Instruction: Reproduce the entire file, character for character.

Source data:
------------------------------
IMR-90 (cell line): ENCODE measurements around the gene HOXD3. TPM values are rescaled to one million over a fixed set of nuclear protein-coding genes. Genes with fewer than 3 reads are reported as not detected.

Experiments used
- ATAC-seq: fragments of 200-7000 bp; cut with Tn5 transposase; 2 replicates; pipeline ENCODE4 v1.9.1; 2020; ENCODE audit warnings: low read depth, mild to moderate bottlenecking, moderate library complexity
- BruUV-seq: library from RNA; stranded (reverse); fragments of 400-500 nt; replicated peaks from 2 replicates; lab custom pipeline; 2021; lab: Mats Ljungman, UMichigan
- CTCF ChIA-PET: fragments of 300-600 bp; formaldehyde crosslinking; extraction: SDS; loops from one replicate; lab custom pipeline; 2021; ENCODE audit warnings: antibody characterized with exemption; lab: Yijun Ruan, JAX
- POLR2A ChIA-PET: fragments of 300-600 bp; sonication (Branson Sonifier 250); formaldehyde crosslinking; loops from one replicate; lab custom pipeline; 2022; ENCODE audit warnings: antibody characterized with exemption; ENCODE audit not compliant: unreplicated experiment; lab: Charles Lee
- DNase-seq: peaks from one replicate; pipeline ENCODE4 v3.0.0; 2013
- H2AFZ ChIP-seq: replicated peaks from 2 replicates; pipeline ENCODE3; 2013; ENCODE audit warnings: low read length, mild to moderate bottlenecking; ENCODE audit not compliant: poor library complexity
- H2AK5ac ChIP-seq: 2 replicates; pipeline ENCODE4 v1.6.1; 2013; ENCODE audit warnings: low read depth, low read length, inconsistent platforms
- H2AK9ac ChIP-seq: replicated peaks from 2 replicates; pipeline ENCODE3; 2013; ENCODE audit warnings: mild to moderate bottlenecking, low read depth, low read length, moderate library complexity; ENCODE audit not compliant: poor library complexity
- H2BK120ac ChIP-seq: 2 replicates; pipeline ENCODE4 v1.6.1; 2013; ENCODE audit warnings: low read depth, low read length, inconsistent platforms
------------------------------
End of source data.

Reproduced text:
IMR-90 (cell line): ENCODE measurements around the gene HOXD3. TPM values are rescaled to one million over a fixed set of nuclear protein-coding genes. Genes with fewer than 3 reads are reported as not detected.

Experiments used
- ATAC-seq: fragments of 200-7000 bp; cut with Tn5 transposase; 2 replicates; pipeline ENCODE4 v1.9.1; 2020; ENCODE audit warnings: low read depth, mild to moderate bottlenecking, moderate library complexity
- BruUV-seq: library from RNA; stranded (reverse); fragments of 400-500 nt; replicated peaks from 2 replicates; lab custom pipeline; 2021; lab: Mats Ljungman, UMichigan
- CTCF ChIA-PET: fragments of 300-600 bp; formaldehyde crosslinking; extraction: SDS; loops from one replicate; lab custom pipeline; 2021; ENCODE audit warnings: antibody characterized with exemption; lab: Yijun Ruan, JAX
- POLR2A ChIA-PET: fragments of 300-600 bp; sonication (Branson Sonifier 250); formaldehyde crosslinking; loops from one replicate; lab custom pipeline; 2022; ENCODE audit warnings: antibody characterized with exemption; ENCODE audit not compliant: unreplicated experiment; lab: Charles Lee
- DNase-seq: peaks from one replicate; pipeline ENCODE4 v3.0.0; 2013
- H2AFZ ChIP-seq: replicated peaks from 2 replicates; pipeline ENCODE3; 2013; ENCODE audit warnings: low read length, mild to moderate bottlenecking; ENCODE audit not compliant: poor library complexity
- H2AK5ac ChIP-seq: 2 replicates; pipeline ENCODE4 v1.6.1; 2013; ENCODE audit warnings: low read depth, low read length, inconsistent platforms
- H2AK9ac ChIP-seq: replicated peaks from 2 replicates; pipeline ENCODE3; 2013; ENCODE audit warnings: mild to moderate bottlenecking, low read depth, low read length, moderate library complexity; ENCODE audit not compliant: poor library complexity
- H2BK120ac ChIP-seq: 2 replicates; pipeline ENCODE4 v1.6.1; 2013; ENCODE audit warnings: low read depth, low read length, inconsistent platforms